NSF progress reporting: How much, how little?

May 24 2012 Published by under [Education&Careers], Uncategorized

Suddenly the date for my NSF progress report has come up. This is the first time I'm assembling a progress report for my own grant, so I am walking into this a little blind. There is little in the way of guidelines and the responses from colleagues when I've asked "how much detail do you include in your progress reports?" has scaled linearly with my perception of how much time they sink into these type of tasks.

So how much do people generally write? How much info do you include on the students supported by the grant (let's assume that not everyone who got paid off the grant was working directly on the project).

Where is the line between adequate and not quite enough?

13 responses so far

  • anon says:

    I really wish I had the answer to this. My first NSF progress report was 5+ pages (for the results section). I doubt anyone even bothered to read it, because I was approved for the next year of funding within the same day I submitted it. I am now struggling with the year 2 progress report, and again have no fuckin idea whether a summary is sufficient, or if I should describe the data in detail, which would require no less than 25 figures.

  • No idea about NSF progress reports, but my experience with NIH is the following:

    The first few progress reports I wrote as a n00b were like three-four page mini-grants with formal data figures with legends and all thatte shitte. Over time, as I received zero feedback or evidence that anyone ever even looked at them, I got more and more cursory. Nowadays, I write about one page (in 11pt Georgia, of course) of actual content describing progress this past year and plans for the next year, without any figures or actual data shown at all.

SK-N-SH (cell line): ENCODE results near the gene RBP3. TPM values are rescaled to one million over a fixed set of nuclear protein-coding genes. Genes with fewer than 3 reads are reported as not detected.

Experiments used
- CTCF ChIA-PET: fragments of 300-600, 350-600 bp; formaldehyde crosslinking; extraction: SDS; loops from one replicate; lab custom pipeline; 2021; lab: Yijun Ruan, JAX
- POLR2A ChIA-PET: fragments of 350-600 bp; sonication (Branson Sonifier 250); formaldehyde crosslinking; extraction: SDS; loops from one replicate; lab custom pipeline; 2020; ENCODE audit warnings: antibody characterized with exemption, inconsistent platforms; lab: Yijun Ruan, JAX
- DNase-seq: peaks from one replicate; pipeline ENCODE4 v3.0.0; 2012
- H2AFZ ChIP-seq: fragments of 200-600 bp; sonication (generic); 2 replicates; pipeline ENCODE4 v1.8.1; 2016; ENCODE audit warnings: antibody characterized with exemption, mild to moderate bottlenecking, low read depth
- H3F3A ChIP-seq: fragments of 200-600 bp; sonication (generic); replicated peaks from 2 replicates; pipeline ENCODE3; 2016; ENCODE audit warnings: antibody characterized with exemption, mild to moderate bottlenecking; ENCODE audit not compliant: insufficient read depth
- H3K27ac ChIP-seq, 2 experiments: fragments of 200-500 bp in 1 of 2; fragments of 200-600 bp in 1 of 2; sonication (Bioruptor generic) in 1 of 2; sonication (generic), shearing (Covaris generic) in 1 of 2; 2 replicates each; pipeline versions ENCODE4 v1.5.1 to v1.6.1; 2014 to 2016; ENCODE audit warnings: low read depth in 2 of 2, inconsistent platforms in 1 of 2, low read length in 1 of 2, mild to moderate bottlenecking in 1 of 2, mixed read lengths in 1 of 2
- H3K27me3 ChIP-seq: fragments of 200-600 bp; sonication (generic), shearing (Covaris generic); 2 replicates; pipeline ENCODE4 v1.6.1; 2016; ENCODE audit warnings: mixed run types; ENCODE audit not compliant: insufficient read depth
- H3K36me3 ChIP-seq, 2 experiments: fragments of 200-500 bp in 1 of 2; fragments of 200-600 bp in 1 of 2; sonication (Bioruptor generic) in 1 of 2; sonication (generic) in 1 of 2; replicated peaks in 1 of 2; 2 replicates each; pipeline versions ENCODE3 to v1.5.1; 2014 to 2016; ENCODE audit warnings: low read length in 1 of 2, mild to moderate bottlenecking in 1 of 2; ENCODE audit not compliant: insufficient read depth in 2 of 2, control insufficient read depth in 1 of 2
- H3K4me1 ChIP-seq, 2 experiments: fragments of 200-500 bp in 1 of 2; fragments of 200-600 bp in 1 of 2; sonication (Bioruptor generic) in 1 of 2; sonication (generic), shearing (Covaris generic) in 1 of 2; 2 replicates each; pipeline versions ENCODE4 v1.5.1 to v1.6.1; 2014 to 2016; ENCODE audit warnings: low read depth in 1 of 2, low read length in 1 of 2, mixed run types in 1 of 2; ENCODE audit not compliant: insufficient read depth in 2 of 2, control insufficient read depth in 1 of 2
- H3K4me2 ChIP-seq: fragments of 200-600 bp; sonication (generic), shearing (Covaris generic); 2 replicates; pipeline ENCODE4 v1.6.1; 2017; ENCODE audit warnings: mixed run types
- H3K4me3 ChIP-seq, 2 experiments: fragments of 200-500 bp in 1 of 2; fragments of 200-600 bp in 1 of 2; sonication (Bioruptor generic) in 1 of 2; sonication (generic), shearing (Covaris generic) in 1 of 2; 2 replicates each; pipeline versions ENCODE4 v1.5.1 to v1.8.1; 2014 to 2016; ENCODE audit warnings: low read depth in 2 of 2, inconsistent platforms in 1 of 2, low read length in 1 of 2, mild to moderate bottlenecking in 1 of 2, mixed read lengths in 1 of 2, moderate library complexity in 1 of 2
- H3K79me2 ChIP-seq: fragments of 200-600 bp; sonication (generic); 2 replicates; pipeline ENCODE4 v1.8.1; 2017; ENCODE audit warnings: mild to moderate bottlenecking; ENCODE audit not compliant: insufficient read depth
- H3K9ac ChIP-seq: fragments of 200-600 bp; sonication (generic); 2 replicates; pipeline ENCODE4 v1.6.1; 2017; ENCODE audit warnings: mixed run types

• proflikesubstance says:

    This was more along the lines I was thinking, especially since we've only had 9 months to make any progress (NSF reports are due 3 months prior to the new fiscal).

  • lylebot says:

    We (my co-PI and me) did not write much in our first NSF report. Some copy-pasted abstracts, a bit of boilerplate text in some of the fields. Our PO sent it back saying we hadn't reported any progress on broader impacts. We called her up, discussed it.a bit, revised and resubmitted, and she accepted it. No big deal.

    The main lesson I learned from that is that the reports are read, but if they aren't satisfactory it's far from the end of the world (assuming you're getting research done I guess).

  • ScienceProfessor says:

    It depends on (1) the PO -- some want to see a detailed report and will bounce it back if it doesn't include every conference abstract and broader impacts etc. and others will accept anything -- you might know which kind of PO you have until you have submitted a report though; and (2) what do you want to get out of writing the report? If you just want to get it over with and do the minimum, that's fine, but I have found it useful to involve students and postdocs in the report-writing, asking them for brief reports of their component of the project. This can be useful for them and me for tangible reasons (keeping track of progress, having fodder for the report) and for intangible reasons (they feel more involved in the grant and see what is involved in having such a grant). I don't spend a huge amount of time on reports, but I do like them to be detailed enough so that I can see progress from report to report; I find this personally satisfying.